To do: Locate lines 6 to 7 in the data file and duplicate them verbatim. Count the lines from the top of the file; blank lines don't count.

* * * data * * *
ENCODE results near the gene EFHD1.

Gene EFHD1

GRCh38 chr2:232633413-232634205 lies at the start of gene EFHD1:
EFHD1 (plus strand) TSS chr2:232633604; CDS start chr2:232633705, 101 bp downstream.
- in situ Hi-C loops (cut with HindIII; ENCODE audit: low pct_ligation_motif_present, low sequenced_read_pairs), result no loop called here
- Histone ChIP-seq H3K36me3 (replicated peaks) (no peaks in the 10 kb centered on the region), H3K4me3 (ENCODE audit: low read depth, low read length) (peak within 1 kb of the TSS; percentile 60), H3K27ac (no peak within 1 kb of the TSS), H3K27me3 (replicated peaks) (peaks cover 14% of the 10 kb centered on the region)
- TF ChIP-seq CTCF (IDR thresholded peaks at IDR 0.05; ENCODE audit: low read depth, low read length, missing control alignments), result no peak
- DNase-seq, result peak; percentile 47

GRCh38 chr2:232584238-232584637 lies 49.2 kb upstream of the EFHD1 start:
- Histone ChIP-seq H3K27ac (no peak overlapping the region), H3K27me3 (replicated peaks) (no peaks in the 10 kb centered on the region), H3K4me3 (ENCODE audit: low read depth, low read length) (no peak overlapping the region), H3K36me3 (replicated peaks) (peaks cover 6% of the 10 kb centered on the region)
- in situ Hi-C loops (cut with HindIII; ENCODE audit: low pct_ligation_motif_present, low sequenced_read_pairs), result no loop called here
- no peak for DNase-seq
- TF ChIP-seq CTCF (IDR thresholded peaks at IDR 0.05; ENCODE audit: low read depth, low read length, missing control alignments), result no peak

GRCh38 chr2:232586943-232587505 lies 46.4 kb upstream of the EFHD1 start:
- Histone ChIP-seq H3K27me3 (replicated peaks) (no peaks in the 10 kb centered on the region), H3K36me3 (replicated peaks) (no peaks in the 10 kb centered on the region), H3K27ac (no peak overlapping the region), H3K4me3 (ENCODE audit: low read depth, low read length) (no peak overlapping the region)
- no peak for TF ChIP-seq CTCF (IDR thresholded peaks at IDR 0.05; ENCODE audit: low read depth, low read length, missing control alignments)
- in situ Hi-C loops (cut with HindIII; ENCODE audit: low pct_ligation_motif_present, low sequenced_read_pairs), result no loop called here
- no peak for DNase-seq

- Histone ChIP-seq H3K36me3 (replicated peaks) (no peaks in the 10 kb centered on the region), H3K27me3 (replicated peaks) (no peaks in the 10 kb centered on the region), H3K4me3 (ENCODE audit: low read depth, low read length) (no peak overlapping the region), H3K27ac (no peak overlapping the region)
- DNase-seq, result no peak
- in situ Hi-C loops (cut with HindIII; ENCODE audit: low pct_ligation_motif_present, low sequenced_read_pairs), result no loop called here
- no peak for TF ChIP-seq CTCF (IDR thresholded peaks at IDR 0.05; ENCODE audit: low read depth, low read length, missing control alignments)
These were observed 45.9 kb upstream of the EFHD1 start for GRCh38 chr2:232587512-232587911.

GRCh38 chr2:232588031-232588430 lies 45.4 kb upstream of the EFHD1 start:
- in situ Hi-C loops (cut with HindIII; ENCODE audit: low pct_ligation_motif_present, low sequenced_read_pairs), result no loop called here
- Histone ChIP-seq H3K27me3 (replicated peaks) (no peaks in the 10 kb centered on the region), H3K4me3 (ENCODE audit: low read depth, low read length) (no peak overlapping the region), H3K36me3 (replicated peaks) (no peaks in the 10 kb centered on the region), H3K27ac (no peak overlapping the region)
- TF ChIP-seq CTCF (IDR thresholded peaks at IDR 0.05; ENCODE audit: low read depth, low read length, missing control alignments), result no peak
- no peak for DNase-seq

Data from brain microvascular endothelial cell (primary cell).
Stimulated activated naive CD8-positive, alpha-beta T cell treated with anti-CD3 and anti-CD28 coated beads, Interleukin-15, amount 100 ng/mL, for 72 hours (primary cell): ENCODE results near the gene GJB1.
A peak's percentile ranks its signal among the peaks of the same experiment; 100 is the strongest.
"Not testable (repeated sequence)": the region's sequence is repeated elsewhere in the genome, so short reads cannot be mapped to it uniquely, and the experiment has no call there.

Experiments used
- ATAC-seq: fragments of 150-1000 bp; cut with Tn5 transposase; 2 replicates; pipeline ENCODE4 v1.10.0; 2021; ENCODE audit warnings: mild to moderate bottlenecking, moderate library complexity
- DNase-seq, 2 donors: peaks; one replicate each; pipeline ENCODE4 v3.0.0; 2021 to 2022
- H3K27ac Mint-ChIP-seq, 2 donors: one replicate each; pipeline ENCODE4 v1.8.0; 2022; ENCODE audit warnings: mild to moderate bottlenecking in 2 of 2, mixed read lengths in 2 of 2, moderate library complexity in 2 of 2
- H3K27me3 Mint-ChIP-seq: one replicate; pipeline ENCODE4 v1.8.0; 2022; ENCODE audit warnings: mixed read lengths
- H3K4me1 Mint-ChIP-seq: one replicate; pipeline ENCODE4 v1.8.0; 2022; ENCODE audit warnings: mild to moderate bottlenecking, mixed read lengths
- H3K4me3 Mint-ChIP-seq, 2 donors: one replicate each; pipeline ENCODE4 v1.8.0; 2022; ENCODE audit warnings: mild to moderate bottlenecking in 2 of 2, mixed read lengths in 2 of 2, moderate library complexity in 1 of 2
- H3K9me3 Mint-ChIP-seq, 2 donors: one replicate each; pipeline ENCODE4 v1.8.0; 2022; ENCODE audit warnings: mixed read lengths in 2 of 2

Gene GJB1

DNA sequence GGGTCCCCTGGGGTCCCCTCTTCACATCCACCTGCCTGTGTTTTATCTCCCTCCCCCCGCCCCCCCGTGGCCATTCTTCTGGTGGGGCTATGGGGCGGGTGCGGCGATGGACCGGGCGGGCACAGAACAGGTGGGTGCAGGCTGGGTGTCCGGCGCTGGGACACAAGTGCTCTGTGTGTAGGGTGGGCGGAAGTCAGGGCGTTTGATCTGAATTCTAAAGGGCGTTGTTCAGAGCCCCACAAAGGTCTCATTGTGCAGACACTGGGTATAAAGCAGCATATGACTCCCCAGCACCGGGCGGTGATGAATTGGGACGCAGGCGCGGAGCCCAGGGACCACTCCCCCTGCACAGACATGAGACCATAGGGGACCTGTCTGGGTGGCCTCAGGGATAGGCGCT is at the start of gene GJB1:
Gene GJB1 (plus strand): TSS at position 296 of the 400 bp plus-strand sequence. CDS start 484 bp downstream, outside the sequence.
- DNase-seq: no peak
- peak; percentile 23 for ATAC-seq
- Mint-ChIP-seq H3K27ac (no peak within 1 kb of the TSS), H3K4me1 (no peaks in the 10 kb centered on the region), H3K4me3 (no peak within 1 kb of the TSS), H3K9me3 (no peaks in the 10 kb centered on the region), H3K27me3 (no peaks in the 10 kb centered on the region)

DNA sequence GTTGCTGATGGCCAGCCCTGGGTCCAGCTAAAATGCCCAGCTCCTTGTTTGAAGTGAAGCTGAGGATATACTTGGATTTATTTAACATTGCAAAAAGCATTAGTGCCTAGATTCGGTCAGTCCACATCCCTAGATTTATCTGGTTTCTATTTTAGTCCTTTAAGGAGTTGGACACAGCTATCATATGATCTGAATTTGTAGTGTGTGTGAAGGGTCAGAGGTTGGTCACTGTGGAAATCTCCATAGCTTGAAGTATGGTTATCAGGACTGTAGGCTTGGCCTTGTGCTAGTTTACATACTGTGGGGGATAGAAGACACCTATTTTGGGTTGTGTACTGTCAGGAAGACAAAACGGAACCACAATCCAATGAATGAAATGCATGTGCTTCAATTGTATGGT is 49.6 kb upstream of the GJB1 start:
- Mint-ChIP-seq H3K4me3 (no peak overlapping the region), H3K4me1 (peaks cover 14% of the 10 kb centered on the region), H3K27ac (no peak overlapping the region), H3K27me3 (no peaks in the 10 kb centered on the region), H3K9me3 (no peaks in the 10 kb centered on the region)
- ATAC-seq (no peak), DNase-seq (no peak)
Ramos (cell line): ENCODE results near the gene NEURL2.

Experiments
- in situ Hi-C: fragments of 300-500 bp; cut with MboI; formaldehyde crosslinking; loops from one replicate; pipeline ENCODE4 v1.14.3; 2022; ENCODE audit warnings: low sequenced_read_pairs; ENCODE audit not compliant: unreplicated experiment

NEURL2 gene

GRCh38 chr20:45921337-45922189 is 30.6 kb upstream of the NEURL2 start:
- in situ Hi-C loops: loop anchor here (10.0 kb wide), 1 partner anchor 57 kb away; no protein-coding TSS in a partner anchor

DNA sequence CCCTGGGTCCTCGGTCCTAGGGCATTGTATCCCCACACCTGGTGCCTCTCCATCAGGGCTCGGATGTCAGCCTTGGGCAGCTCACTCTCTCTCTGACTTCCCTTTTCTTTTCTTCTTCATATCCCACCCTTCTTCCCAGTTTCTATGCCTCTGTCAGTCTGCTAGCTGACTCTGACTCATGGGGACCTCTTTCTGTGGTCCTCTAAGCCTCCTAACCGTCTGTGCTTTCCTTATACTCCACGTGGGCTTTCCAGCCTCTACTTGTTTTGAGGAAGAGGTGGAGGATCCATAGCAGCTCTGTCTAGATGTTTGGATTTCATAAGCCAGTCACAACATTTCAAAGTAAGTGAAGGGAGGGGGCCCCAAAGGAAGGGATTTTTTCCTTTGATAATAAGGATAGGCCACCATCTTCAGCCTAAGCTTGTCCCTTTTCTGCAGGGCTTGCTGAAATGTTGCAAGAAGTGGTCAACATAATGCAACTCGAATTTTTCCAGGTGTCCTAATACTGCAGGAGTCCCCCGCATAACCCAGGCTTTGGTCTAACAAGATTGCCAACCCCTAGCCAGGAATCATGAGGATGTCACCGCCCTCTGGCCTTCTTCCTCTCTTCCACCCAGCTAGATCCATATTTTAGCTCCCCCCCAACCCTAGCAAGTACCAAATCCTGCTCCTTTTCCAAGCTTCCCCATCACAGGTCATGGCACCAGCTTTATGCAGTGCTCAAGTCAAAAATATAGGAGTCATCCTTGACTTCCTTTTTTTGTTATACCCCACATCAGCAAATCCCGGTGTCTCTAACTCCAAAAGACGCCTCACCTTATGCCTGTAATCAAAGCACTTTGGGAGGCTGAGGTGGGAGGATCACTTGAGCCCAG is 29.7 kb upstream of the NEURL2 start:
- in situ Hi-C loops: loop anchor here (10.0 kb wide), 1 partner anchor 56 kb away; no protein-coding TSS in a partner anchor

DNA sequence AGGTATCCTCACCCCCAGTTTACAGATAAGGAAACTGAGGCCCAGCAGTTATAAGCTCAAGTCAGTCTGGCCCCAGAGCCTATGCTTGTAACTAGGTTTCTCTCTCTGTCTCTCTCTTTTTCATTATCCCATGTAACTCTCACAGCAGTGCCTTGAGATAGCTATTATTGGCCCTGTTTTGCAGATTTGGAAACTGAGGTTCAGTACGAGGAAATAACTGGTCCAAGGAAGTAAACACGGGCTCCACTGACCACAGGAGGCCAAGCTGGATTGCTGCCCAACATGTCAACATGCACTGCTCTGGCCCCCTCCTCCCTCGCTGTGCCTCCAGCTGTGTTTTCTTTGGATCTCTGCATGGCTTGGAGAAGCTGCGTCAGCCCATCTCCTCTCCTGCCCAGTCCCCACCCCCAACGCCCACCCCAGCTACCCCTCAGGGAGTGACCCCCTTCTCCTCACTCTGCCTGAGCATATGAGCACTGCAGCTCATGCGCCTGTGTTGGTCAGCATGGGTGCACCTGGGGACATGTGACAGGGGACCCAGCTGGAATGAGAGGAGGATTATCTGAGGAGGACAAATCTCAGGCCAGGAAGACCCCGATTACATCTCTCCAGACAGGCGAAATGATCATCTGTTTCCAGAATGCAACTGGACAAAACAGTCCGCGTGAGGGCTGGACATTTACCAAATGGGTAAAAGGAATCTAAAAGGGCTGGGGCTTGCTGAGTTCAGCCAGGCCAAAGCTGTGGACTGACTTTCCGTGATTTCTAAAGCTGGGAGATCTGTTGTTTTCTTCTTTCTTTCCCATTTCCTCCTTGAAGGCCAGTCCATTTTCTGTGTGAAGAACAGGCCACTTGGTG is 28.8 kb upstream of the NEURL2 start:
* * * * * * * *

- Histone ChIP-seq H3K36me3 (replicated peaks) (no peaks in the 10 kb centered on the region), H3K4me3 (ENCODE audit: low read depth, low read length) (peak within 1 kb of the TSS; percentile 60), H3K27ac (no peak within 1 kb of the TSS), H3K27me3 (replicated peaks) (peaks cover 14% of the 10 kb centered on the region)
- TF ChIP-seq CTCF (IDR thresholded peaks at IDR 0.05; ENCODE audit: low read depth, low read length, missing control alignments), result no peak